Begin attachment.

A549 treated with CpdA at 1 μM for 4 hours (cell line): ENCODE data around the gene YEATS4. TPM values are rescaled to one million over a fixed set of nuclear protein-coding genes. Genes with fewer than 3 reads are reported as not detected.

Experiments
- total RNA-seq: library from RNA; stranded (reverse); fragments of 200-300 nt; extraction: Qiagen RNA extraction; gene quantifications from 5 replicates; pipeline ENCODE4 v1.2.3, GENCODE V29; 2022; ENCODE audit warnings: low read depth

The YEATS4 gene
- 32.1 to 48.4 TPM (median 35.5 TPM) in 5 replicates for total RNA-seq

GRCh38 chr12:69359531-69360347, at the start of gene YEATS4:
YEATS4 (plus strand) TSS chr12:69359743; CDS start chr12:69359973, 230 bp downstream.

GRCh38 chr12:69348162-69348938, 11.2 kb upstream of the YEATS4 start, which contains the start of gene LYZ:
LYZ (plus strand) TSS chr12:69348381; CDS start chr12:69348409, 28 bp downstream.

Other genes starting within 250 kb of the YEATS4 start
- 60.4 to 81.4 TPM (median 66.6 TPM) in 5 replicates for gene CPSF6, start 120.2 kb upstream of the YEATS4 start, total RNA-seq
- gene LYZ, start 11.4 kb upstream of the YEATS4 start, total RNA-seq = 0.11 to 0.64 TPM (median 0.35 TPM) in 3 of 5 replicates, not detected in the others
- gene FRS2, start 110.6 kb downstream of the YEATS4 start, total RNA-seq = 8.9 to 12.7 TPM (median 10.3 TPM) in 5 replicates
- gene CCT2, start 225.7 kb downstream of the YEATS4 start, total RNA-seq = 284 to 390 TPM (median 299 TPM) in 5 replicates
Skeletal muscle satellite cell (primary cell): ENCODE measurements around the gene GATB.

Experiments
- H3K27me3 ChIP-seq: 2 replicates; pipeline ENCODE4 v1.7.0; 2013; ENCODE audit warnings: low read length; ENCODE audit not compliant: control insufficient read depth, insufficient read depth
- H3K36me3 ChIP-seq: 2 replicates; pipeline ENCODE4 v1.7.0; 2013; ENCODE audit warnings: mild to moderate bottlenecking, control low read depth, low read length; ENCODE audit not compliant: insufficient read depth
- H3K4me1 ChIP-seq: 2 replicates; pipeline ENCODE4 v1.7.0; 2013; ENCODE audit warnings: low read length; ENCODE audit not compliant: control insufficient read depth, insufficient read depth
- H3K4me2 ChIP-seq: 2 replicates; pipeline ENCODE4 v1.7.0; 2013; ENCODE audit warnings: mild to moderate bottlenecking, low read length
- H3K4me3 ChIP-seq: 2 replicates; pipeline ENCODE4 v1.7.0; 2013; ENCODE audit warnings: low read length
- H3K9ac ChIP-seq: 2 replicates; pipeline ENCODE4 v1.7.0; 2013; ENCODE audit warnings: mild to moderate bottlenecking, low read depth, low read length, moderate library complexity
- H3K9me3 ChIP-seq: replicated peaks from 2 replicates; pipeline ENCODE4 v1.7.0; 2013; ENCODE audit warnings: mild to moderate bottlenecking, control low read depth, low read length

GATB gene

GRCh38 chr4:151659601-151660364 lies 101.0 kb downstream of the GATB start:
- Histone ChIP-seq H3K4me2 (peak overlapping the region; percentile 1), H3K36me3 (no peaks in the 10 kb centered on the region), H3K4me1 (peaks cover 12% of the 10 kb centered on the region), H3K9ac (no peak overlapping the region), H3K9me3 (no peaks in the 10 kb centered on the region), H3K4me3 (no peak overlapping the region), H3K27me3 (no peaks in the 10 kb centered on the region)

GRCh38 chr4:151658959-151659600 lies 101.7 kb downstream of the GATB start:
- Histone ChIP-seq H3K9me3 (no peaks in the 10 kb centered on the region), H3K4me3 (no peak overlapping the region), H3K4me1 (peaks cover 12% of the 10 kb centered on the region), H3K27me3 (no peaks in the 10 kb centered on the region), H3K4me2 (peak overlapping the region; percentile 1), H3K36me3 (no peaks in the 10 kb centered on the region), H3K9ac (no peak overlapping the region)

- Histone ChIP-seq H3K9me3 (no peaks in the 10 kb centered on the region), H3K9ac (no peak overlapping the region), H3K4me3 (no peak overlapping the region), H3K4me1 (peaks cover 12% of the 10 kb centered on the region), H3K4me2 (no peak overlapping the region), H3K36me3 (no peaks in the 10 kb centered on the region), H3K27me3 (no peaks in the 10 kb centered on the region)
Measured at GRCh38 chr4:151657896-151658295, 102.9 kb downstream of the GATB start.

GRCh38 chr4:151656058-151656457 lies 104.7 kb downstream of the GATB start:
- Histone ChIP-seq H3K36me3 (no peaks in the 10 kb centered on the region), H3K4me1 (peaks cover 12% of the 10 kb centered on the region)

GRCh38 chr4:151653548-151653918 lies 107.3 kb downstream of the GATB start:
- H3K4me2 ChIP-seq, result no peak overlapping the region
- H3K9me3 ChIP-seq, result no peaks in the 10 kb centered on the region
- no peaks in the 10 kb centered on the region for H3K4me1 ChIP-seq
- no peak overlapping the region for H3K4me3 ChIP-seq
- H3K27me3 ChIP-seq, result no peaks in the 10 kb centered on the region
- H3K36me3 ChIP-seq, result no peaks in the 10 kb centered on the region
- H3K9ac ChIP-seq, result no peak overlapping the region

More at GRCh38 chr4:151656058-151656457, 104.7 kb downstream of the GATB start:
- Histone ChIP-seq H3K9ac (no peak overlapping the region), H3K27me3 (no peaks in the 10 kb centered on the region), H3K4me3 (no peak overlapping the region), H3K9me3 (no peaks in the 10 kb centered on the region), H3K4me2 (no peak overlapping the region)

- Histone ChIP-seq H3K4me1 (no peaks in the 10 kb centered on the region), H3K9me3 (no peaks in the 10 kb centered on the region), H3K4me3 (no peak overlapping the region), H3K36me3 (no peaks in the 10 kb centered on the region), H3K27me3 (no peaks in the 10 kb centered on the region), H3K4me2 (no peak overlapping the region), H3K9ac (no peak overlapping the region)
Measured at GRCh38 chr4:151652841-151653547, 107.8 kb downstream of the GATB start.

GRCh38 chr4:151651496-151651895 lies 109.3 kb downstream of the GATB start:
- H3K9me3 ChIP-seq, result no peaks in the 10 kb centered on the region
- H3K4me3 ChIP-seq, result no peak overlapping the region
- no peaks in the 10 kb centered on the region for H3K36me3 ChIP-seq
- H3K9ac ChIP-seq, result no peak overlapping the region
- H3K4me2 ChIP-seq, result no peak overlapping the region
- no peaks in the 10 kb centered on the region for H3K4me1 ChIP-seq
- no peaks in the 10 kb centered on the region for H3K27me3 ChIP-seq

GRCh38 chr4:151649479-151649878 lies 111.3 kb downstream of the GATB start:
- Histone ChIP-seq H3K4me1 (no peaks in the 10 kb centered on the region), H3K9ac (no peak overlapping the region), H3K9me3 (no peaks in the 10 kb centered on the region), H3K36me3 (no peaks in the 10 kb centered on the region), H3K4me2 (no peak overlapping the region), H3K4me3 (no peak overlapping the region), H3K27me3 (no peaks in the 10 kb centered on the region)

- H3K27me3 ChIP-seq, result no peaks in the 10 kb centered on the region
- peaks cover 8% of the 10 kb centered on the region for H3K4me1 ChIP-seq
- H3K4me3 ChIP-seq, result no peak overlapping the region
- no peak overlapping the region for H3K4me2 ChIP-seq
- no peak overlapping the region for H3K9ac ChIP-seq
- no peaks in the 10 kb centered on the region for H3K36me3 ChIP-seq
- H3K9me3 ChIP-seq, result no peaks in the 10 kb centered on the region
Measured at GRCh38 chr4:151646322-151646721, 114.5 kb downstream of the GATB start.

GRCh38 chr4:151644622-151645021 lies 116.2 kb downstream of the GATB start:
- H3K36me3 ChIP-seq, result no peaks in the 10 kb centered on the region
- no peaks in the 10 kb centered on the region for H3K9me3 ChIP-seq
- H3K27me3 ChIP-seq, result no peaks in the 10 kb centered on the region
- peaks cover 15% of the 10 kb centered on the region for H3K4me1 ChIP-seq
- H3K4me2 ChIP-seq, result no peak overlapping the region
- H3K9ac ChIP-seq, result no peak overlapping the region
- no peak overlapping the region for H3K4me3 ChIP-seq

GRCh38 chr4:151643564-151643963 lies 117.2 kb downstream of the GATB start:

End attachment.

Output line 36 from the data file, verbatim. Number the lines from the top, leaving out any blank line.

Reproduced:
- no peaks in the 10 kb centered on the region for H3K4me1 ChIP-seq